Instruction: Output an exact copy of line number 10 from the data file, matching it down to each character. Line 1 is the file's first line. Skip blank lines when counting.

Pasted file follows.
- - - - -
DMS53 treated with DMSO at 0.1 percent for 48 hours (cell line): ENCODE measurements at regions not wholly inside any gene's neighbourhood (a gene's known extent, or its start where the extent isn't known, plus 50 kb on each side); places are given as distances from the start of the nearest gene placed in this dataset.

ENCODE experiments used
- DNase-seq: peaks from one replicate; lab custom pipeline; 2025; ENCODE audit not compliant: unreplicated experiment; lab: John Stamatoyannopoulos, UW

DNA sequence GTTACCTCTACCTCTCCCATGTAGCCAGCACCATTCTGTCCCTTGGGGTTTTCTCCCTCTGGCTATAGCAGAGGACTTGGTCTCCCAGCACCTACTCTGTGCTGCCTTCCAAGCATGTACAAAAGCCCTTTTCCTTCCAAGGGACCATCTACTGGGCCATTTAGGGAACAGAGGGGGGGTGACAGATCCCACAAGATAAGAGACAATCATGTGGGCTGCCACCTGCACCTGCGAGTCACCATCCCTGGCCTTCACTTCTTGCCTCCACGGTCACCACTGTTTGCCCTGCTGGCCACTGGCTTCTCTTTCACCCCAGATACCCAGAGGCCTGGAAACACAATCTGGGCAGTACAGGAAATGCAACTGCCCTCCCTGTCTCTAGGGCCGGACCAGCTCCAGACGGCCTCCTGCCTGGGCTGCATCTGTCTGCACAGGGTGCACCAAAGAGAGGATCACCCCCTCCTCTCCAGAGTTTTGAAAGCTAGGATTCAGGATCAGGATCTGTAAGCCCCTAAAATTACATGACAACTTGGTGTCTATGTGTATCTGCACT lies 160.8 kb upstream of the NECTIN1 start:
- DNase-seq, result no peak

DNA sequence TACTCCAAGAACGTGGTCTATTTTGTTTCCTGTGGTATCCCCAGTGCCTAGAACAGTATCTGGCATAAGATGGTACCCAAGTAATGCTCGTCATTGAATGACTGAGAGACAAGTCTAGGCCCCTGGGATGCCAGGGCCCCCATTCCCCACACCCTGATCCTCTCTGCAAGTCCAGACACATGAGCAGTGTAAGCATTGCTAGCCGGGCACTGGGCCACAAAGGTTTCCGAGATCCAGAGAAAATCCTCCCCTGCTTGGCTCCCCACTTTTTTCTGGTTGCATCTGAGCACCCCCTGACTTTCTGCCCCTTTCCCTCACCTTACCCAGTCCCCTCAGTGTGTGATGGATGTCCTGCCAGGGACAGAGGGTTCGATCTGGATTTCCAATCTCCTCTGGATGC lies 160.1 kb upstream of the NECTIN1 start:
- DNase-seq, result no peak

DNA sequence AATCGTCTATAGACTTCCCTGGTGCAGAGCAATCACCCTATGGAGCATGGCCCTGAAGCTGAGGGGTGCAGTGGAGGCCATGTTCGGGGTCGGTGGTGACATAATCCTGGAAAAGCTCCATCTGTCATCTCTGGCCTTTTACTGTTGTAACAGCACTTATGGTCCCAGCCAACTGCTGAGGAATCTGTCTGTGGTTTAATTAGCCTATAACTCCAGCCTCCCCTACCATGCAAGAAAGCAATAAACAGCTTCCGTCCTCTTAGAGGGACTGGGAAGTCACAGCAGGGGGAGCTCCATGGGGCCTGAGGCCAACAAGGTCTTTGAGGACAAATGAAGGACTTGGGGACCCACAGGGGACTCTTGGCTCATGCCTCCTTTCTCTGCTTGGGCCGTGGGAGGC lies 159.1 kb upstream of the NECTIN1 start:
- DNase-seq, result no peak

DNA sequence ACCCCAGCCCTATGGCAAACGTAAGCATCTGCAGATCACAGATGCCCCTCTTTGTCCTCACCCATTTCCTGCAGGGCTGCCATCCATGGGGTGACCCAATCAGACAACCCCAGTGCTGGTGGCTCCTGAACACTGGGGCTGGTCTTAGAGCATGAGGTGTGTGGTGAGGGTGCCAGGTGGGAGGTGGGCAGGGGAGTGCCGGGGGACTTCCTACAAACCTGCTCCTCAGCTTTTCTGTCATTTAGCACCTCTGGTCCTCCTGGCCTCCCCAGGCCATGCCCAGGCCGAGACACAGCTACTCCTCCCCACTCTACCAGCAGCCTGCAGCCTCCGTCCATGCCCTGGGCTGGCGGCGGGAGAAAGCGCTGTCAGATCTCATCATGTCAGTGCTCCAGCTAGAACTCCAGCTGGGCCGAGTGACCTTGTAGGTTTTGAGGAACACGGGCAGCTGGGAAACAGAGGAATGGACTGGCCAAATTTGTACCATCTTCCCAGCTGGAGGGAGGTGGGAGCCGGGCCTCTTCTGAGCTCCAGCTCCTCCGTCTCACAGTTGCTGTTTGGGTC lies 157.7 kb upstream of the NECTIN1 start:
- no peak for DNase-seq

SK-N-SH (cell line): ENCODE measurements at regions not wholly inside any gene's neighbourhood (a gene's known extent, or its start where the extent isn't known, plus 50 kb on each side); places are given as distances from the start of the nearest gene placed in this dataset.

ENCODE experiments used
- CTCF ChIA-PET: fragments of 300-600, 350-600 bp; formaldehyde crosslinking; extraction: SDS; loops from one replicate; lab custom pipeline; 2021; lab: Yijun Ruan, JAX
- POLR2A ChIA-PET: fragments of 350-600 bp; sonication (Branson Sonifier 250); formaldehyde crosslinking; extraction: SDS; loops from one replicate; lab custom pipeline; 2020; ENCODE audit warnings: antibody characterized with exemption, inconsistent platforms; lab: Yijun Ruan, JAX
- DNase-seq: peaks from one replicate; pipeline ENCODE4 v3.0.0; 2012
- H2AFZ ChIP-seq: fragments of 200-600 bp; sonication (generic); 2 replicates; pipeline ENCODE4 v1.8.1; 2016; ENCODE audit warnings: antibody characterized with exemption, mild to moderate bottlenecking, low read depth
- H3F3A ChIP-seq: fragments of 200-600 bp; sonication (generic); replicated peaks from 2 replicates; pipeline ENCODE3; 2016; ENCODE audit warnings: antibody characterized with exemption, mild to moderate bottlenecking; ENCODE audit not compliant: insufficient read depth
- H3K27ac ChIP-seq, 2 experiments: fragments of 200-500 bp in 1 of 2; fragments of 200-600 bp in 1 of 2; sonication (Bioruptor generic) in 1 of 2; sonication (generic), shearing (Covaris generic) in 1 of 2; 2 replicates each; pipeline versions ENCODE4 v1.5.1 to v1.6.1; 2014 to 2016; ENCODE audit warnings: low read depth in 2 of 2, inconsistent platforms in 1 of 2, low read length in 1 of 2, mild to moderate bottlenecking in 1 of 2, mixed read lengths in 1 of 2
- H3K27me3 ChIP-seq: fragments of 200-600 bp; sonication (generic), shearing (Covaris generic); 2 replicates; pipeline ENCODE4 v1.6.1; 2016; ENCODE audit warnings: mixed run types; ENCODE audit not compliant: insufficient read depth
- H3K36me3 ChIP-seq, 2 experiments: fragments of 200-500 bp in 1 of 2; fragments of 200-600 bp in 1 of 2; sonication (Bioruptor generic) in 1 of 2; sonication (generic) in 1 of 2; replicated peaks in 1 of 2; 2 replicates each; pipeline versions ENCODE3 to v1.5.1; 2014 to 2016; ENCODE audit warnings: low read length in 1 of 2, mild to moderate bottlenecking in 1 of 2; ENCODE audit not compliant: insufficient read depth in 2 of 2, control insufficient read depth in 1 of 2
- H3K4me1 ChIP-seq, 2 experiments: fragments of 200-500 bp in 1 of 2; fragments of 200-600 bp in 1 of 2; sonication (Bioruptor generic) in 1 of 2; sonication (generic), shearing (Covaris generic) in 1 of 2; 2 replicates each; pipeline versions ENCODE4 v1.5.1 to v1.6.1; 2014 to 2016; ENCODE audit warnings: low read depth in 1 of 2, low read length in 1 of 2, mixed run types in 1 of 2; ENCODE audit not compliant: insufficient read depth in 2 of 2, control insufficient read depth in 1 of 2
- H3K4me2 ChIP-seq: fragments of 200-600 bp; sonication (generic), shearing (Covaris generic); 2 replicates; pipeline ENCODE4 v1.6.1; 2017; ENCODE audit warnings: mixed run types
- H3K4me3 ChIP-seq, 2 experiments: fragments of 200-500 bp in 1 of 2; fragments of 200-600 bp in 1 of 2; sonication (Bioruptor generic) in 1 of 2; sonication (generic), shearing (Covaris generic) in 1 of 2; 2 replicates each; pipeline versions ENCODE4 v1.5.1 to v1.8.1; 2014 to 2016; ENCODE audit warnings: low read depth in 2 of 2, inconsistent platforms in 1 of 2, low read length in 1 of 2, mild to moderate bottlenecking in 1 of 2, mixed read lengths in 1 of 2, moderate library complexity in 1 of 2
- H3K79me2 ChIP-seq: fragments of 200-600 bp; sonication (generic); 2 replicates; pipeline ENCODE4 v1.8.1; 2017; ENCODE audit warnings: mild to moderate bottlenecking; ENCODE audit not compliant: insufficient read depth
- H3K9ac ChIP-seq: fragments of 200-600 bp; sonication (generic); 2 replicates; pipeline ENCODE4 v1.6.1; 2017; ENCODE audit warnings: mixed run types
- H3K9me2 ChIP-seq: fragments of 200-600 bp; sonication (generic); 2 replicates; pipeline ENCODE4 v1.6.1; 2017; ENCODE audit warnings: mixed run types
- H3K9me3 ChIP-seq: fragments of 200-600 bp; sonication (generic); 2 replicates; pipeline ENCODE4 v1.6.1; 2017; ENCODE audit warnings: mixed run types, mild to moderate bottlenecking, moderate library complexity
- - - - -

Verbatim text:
DNA sequence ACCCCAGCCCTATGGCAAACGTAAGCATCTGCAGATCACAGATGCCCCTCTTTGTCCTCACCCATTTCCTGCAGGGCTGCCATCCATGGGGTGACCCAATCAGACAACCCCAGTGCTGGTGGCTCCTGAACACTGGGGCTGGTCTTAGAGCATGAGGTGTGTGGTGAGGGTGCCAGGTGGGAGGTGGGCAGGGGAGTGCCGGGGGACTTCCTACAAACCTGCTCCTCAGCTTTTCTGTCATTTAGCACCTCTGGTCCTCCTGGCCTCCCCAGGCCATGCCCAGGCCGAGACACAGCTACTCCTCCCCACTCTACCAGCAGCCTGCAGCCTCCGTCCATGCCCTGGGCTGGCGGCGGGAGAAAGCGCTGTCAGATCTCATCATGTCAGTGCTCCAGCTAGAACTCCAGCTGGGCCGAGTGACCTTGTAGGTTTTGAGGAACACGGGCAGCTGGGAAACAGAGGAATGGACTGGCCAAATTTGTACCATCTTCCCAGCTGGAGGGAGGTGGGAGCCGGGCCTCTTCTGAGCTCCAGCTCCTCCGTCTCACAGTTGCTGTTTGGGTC lies 157.7 kb upstream of the NECTIN1 start: